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Old September 28, 2012, 07:17 PM   #8
old roper
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Bart B, let me ask you a question. Your retired Navy enlisted so in all your navy shooting was it factory? At what point after retiring you start reloading?
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Old September 29, 2012, 11:28 AM   #9
Bart B.
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old roper asks:
Quote:
so in all your navy shooting was it factory? At what point after retiring you start reloading?
While in USN shooting events, I shot commercial match ammo as well as arsenal ball and match ammo. Also shot handloads made at the USN Small Arms Match Conditioning Unit or some I loaded myself.

Tis interesting that you ask when I started reloading. I don't understand the relevance of such a question. There's folks who've won matches and set records with centerfire rifles using factory or arsenal ammo that have never reloaded nor handloaded a single round of ammo. But here's the answer.....

I started reloading when in high school a few years before entering the USN in 1956. Never got serious about it until I started competitive rifle shooting in 1965.

Last edited by Bart B.; September 29, 2012 at 11:41 AM.
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Old September 29, 2012, 01:57 PM   #10
old roper
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Bart B, just asking I remember this old post

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Re: U.S. army sniper school
In 1971 while on active duty in the US Navy, my detailer in the Pentagon called me and said a SEAL Team Training Center in Hawthorne, Nevada wanted to get me on board as a sniper. A few weeks later they called my detailer and asked again but this time it was for me to be an instructor. Bless my detailer, he didn't let me go as I was already in a critical billet for the Vietnam situation. And besides, he said, it was risky business as a sniper and many instructors went to 'Nam with their students. Seems the USN had records on who had earned the USN Distinguished Marksman Badge and those people were who they were after for the SEAL teams; I learned all this at a Navy reunion a couple of years ago talking to one of the guys that was stationed at the Hawthorne, NV site.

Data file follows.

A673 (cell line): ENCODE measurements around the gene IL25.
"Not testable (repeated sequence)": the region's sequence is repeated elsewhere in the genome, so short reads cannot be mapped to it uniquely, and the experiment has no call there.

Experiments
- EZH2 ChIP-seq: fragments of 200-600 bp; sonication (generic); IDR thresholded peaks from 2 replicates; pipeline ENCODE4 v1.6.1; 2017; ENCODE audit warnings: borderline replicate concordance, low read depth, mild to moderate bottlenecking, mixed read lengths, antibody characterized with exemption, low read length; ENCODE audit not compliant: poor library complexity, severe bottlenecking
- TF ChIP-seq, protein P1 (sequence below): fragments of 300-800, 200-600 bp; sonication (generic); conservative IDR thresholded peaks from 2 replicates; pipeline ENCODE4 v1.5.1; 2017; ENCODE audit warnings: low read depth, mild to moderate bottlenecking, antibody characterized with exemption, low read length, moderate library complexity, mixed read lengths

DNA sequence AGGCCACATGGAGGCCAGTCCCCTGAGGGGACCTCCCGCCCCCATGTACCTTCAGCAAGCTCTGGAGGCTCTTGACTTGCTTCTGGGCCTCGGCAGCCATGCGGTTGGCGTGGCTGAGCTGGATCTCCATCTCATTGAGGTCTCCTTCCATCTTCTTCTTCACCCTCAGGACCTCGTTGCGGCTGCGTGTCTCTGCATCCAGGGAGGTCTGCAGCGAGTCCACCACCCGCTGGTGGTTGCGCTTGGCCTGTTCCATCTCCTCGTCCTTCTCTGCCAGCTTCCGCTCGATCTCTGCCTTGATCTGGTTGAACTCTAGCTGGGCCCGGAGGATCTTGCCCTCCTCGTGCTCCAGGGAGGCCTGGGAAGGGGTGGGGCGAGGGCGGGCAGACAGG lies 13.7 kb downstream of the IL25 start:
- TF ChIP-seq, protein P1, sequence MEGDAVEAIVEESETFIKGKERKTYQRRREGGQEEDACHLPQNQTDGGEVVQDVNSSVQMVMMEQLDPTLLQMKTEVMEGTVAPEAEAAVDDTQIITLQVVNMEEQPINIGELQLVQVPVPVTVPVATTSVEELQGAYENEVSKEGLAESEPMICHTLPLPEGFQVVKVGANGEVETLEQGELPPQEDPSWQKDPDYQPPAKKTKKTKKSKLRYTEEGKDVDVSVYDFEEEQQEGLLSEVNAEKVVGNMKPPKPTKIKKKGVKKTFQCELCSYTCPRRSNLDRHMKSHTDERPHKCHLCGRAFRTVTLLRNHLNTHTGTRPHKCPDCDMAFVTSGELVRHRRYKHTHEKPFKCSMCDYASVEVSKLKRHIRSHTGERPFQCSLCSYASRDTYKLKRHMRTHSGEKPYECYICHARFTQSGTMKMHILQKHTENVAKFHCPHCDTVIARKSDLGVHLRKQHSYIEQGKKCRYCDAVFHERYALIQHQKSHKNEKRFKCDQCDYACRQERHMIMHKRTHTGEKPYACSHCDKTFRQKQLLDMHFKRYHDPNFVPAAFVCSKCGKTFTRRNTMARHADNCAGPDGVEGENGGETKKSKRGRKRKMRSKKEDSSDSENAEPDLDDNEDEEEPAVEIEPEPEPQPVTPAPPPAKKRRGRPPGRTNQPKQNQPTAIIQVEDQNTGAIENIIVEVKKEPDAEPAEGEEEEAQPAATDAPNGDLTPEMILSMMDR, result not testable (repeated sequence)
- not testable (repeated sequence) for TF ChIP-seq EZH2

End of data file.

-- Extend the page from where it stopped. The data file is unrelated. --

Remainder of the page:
I did some investigating and learned some stuff about what they did cover in their courses. Very little ballistics was covered; the shooters didn't need to know it. They got good training on wind doping in learning how to read mirage or heat waves through spotting scopes and what their zeros were for different ammo types they might use in their rifles. Most of their training was learning how to be sneaky but some naturally was in marksmanship.

The US Navy's Small Arms Match Conditioning Unit in San Diego made virtually all the rifles used by their SEAL Team Snipers. Remington 700 actions with match grade barrels made for Lake City M118 ammo epoxy bedded in synthetic stocks wearing Redfield 3x9 scopes. After each one was built, it was taken to their 600 yard test range, clamped in a machine rest then various lots of M118 ammo was tested. When a good ammo lot was found two cans (920 rounds) of it were packaged with the rifle then shipped to a Seal Team. Most of the time the rifles would stay inside of 5 inches at 600 yards with the ammo shipped with them. Not bad for ammo that had to shoot about 10 inches at 600 yards by Lake City Arsenal specs. Accuracy dropped to about 6 inches at 600 yards when the 20-inch long 2-inch diameter silencer was put on.